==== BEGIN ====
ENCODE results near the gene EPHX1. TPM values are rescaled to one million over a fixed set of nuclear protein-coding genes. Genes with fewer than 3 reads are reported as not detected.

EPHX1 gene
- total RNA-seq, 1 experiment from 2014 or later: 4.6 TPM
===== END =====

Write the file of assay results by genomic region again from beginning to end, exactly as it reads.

ENCODE results near the gene EPHX1. TPM values are rescaled to one million over a fixed set of nuclear protein-coding genes. Genes with fewer than 3 reads are reported as not detected.

EPHX1 gene
- total RNA-seq, 1 experiment from 2014 or later: 4.6 TPM